Based on conferences that I have attended and E-mails that I receive, it always seems to me that when it comes to clustering, quorums are one of the most commonly misunderstood topics. In order to effectively administer a cluster though, you need to understand what a quorum is and you need to know about the various types of quorums. In this article, I will explain what a quorum is and what it does. Since this tends to be a confusing topic for a lot of people, I will attempt to keep my explanations as simple as I can.
Before I can really talk about what a quorum is and what it does, you need to know a little bit about how a cluster works. Microsoft server products support two main types of clustering; server clusters and network load balancing (NLB). The design philosophy behind these two types of servers couldn't be more different, but the one thing that both designs share is the concept of a virtual server.
There are several different meanings to the term virtual server, but in clustering it has a specific meaning. It means that users (and other computers) see the cluster as a single machine even though it is made up of multiple servers. The single machine that the users see is the virtual server. The physical servers that make up the virtual server are known as cluster nodes.
Network Load Balancing
These two different types of clusters have two completely different purposes. Network Load Balancing is known as a share all cluster. It gets this name because an application can run across all of the cluster's nodes simultaneously. In this type of cluster, each server runs its own individual copy of an application. It is possible that each server can link to a shared database though.
Network Load Balancing clusters are most often used for hosting high demand Web sites. In a network load balancing architecture, each of the cluster's nodes maintains its own copy of the Web site. If one of the nodes were to go down, the other nodes in the cluster pick up the slack. If performance starts to dwindle as demand increases, just add additional servers to the cluster and those servers will share the workload. A Network Load Balancing cluster distributes the current workload evenly across all of the cluster's active nodes. Users access the virtual server defined by the cluster, and the user's request is serviced by the node that is the least busy.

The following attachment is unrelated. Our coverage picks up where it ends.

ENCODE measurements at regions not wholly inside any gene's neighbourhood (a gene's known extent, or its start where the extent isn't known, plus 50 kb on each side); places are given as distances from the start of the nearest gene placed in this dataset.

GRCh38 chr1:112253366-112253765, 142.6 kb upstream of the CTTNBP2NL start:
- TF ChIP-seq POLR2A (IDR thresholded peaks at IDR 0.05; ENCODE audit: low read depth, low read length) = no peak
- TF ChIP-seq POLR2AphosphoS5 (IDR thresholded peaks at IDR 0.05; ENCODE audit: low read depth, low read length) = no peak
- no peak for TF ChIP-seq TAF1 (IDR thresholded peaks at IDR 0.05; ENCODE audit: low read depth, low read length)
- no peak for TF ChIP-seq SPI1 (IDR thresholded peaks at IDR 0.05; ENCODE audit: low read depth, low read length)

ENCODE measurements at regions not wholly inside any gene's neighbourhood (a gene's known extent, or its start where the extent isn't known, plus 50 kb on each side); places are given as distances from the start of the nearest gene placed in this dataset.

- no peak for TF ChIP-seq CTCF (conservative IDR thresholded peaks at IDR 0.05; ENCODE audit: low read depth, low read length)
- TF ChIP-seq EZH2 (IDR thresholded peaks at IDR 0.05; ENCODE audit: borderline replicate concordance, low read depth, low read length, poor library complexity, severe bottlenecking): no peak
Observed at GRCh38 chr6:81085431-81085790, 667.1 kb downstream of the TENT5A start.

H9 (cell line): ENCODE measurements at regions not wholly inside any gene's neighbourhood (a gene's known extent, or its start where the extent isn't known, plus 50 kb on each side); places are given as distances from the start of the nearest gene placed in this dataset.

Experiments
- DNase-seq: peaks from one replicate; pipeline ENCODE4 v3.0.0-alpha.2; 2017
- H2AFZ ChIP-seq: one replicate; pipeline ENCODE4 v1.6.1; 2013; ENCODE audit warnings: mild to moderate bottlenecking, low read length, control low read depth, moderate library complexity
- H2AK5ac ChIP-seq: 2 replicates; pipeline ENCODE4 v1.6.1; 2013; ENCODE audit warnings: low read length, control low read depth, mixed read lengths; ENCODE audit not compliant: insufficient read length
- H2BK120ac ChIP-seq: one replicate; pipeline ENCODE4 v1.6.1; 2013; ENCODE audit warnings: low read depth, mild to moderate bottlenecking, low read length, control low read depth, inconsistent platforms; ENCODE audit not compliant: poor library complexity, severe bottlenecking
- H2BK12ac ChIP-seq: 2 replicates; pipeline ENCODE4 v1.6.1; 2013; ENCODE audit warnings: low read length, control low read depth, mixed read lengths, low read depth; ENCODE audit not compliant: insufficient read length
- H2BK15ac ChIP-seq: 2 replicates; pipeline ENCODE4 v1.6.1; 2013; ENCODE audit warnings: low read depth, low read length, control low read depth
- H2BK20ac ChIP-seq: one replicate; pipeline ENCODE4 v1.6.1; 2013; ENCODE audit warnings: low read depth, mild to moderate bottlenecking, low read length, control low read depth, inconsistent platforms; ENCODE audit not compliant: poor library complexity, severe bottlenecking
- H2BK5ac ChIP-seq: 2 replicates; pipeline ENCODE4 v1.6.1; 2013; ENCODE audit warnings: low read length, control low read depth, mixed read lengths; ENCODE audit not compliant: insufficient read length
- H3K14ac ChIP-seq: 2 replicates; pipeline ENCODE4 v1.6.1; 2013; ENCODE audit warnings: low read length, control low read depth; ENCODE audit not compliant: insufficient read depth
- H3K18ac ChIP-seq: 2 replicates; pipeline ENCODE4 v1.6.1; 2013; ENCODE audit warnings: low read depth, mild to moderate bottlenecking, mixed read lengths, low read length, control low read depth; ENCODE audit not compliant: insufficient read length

The other type of cluster is simply known as a server cluster. A server cluster is known as a share nothing architecture. This type of cluster is appropriate for applications that can not be distributed across multiple servers. For example, you couldn't run a database server across multiple nodes because each node would receive updates independently, and the databases would not be synchronized.
In a server cluster, only one node is active at a time. The other node or nodes are placed in a sort of stand by mode. They are waiting to take over if the active node should fail.
As you may recall, I said that server clusters are used for applications that can not be distributed across multiple nodes. The reason that it is possible for a node to take over running an application when the active node fails is because all of the nodes in the cluster are connected to a shared storage mechanism. This shared storage mechanism might be a RAID array, it might be a storage area network, or it might be something else. The actual media type is irrelevant, but the concept of shared storage is extremely important in understanding what a quorum is. In fact, server clusters is the only type of clustering that uses quorums. Network load balancing does not use quorums. Therefore, the remainder of this discussion will focus on server clusters.
What is a Quorum?
OK, now that I have given you all of the necessary background information, let's move on to the big question. What is a quorum? To put it simply, a quorum is the cluster's configuration database. The database resides in a file named \MSCS\quolog.log. The quorum is sometimes also referred to as the quorum log.
Although the quorum is just a configuration database, it has two very important jobs. First of all, it tells the cluster which node should be active. Think about it for a minute. In order for a cluster to work, all of the nodes have to function in a way that allows the virtual server to function in the desired manner. In order for this to happen, each node must have a crystal clear understanding of its role within the cluster. This is where the quorum comes into play. The quorum tells the cluster which node is currently active and which node or nodes are in stand by.